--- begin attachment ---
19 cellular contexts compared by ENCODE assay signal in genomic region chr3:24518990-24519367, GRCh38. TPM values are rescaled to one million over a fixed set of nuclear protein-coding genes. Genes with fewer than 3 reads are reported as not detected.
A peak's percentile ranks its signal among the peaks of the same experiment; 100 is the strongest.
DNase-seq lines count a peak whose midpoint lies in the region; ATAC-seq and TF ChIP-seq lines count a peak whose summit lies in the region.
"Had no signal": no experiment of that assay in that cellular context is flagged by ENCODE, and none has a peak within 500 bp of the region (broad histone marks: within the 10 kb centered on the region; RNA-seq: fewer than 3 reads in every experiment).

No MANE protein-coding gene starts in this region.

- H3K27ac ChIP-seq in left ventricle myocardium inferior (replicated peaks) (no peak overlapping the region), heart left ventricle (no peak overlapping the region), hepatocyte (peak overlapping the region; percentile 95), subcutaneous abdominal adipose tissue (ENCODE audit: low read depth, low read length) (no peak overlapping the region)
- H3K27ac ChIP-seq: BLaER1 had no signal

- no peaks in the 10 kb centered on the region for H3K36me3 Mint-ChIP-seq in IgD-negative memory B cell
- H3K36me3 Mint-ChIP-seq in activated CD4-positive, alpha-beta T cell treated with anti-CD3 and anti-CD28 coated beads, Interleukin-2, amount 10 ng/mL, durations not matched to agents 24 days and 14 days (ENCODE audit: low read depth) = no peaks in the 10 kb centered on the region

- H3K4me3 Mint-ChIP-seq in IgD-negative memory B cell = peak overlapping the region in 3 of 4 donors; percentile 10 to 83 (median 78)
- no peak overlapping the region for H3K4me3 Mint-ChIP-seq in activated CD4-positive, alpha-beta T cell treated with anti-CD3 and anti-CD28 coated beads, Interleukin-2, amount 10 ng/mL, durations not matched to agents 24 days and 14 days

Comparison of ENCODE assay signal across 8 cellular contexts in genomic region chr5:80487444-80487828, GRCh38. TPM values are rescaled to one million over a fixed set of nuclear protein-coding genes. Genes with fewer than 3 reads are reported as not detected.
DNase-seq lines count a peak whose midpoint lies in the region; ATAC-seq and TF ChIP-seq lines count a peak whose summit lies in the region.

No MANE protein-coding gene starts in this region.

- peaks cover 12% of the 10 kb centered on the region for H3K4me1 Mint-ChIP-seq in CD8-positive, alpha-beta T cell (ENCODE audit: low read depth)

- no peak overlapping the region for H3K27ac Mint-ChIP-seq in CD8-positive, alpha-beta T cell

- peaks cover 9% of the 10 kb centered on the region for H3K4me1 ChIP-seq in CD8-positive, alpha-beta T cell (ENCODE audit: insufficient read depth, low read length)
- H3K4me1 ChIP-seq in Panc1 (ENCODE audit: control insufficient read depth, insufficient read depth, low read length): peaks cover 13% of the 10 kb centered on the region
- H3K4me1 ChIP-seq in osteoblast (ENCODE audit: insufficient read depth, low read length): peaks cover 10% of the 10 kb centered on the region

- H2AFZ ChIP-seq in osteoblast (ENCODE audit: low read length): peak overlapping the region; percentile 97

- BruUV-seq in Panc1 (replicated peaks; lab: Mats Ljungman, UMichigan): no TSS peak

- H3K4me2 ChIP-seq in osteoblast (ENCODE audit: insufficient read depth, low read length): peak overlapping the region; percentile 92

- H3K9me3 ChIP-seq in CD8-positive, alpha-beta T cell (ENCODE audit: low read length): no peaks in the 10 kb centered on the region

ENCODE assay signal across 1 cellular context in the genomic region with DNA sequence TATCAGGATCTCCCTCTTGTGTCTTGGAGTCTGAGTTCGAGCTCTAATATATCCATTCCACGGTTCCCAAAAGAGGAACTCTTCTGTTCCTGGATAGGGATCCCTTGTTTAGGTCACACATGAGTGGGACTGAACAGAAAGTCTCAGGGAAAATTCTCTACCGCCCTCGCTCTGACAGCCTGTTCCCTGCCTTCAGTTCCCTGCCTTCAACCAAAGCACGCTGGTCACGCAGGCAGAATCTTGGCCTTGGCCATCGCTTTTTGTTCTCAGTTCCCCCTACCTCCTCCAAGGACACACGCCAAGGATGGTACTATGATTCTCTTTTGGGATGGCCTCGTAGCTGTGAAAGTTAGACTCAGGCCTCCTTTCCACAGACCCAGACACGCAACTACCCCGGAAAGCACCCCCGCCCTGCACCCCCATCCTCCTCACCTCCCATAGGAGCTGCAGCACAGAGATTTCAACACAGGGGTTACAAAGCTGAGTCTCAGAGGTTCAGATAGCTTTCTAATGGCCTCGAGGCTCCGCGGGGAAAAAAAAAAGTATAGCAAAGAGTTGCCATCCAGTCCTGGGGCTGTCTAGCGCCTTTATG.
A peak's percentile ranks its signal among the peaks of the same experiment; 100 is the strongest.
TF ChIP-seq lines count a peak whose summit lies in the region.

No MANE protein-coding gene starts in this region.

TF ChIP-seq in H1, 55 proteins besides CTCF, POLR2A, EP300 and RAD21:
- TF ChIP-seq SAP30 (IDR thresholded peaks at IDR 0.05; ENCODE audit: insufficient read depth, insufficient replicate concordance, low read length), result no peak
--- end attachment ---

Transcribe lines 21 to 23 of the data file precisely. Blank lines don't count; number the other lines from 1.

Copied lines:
- BruUV-seq in Panc1 (replicated peaks; lab: Mats Ljungman, UMichigan): no TSS peak

- H3K4me2 ChIP-seq in osteoblast (ENCODE audit: insufficient read depth, low read length): peak overlapping the region; percentile 92

- H3K9me3 ChIP-seq in CD8-positive, alpha-beta T cell (ENCODE audit: low read length): no peaks in the 10 kb centered on the region